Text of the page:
CORPUS CHRISTI, Texas — We are three weeks away from the beginning of the Child Tax Credit monthly installments. It’s somewhat similar to stimulus checks from the government and you don’t have to pay this back.
The Child Tax Credit was signed into law by President Biden as part of the American Rescue Plan.
It expands the benefit from a $2,000 credit taken annually, to as much as $3,600 per child, with half that amount divided into six monthly payments beginning July 15 and running through December 31.
Previously, the CTC excluded kids who had turned 17, and the benefit was limited to $2,000 per child.
It breaks down like this:
- $3,600 total for each child under the age of six, or $300 per month.
- $3,000 for each child between the ages of 6-17, or $215 per month.
That's six payments until the end of the year. The balance of the benefit will be paid out on your 2021 tax return.
Local tax expert Bill Clark cautions families to be aware of any changes in income or dependents ages.
"If things have changed going into 2021, that's what they've got to be aware of, and that's where some people are going to get blindsided."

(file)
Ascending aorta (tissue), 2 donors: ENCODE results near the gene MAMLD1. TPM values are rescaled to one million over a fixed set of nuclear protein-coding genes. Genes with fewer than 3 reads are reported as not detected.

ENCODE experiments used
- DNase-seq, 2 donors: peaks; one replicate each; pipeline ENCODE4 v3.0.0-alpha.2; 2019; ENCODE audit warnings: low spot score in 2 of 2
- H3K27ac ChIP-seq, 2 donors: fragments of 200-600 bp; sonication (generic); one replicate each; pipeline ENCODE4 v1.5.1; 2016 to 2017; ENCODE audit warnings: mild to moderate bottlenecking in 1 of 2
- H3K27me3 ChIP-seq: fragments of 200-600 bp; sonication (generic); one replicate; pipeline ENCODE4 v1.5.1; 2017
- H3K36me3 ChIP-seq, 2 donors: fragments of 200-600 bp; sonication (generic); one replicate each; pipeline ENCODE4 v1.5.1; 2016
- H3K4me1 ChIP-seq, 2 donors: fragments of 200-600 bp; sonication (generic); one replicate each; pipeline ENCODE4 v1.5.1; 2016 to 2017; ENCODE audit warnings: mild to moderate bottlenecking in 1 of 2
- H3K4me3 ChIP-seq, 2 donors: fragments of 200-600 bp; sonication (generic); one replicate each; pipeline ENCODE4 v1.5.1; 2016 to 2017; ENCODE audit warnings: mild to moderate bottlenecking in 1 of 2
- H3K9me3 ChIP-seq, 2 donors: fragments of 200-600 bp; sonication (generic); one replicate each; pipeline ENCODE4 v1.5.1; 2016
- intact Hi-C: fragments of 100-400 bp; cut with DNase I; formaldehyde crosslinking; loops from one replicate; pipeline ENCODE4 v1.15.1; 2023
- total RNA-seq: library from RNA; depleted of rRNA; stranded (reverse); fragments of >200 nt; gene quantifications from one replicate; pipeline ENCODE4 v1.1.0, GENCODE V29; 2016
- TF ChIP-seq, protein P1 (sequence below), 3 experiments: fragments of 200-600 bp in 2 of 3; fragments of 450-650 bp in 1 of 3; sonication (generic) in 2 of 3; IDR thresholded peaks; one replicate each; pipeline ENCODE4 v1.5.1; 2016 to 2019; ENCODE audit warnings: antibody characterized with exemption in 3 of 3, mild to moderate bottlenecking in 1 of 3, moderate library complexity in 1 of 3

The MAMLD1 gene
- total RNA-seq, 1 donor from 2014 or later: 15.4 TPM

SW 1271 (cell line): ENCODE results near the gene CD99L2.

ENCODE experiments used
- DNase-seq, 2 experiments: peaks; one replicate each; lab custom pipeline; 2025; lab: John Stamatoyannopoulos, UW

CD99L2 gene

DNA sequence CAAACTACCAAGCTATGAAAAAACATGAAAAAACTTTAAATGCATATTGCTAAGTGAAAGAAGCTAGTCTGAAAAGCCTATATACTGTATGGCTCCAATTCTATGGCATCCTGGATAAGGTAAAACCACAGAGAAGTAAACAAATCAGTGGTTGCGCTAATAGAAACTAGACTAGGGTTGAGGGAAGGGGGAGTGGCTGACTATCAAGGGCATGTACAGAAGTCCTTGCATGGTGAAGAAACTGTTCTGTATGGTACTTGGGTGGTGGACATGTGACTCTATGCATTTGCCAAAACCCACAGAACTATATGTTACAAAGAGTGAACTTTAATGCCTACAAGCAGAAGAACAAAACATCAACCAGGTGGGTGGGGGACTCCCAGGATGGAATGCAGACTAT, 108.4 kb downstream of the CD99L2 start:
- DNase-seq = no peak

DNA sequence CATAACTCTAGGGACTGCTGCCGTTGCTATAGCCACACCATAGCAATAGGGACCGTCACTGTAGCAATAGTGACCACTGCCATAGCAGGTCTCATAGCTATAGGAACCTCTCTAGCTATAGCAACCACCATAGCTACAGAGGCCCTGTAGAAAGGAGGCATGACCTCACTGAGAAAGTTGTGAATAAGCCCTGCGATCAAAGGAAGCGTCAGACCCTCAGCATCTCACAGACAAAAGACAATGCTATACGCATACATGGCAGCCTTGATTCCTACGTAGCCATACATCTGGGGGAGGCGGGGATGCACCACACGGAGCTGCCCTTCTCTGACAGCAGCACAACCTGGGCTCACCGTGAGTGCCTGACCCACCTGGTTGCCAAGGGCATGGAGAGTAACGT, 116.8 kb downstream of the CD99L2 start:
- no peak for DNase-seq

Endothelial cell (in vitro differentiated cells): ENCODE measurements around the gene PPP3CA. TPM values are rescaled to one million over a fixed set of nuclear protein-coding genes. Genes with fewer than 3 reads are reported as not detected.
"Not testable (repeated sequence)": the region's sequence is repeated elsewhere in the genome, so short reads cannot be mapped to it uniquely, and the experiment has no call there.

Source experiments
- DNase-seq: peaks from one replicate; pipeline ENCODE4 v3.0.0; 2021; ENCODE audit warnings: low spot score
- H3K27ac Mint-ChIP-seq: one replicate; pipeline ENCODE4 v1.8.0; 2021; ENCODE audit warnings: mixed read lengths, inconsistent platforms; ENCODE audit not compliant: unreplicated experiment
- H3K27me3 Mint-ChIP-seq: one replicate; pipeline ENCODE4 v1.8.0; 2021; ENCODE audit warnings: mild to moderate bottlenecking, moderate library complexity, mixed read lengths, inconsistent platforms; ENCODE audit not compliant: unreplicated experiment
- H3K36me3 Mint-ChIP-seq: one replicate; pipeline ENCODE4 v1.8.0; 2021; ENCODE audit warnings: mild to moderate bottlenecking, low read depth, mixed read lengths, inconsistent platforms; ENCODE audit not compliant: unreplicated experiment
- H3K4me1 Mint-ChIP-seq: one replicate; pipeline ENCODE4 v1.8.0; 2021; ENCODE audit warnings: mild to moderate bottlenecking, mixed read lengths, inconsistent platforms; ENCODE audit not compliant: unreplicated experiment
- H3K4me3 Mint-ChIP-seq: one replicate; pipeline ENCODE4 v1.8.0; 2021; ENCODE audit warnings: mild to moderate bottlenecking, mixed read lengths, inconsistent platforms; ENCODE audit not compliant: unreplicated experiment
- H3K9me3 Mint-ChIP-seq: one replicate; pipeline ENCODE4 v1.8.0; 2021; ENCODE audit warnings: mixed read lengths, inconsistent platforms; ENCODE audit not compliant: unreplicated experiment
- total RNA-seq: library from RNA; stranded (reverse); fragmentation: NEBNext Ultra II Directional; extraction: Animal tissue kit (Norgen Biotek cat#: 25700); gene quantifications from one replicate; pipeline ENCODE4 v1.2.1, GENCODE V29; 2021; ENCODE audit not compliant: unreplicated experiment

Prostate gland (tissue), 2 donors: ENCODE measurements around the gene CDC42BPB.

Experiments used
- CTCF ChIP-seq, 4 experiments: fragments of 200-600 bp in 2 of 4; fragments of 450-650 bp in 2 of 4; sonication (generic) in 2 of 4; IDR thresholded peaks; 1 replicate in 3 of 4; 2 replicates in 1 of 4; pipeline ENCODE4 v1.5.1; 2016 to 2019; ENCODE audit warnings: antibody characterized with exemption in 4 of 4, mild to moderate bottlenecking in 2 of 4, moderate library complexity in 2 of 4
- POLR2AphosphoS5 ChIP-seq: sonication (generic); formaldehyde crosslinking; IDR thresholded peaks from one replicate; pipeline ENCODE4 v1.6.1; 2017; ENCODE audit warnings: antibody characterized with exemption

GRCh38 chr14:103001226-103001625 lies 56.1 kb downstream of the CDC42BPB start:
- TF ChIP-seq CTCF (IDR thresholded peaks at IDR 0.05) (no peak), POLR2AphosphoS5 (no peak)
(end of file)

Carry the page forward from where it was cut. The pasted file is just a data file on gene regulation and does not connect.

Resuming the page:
So who qualifies?
- Single people making less than $75,000.
- $112,500 or less for heads of household.
- $150,000 or less for married couples filing a joint return.
Families who exceed certain income thresholds will receive $50 less for every $1,000 over the threshold.
Not all Americans pay taxes. A study shows that more than 3 million kids live in households where taxes aren't paid. Some because the head of household may not have the money or doesn't earn enough income.
This Child Tax Credit is primarily designed to help those children.
The IRS has already notified eligible families based on their 2019 and 2020 federal tax returns.
Parents can opt out by notifying the IRS they'd prefer receiving the benefit in one large sum on the 2021 return, especially if they anticipate a big tax bill.
If you get the CTC benefit, but don't qualify, you must opt out of it, or you'll have to pay it back later.
"It can be a false sense of security. If we've gotten these funds, and we owe it back, there are serious consequences. The IRS doesn't look the other way when you owe them money."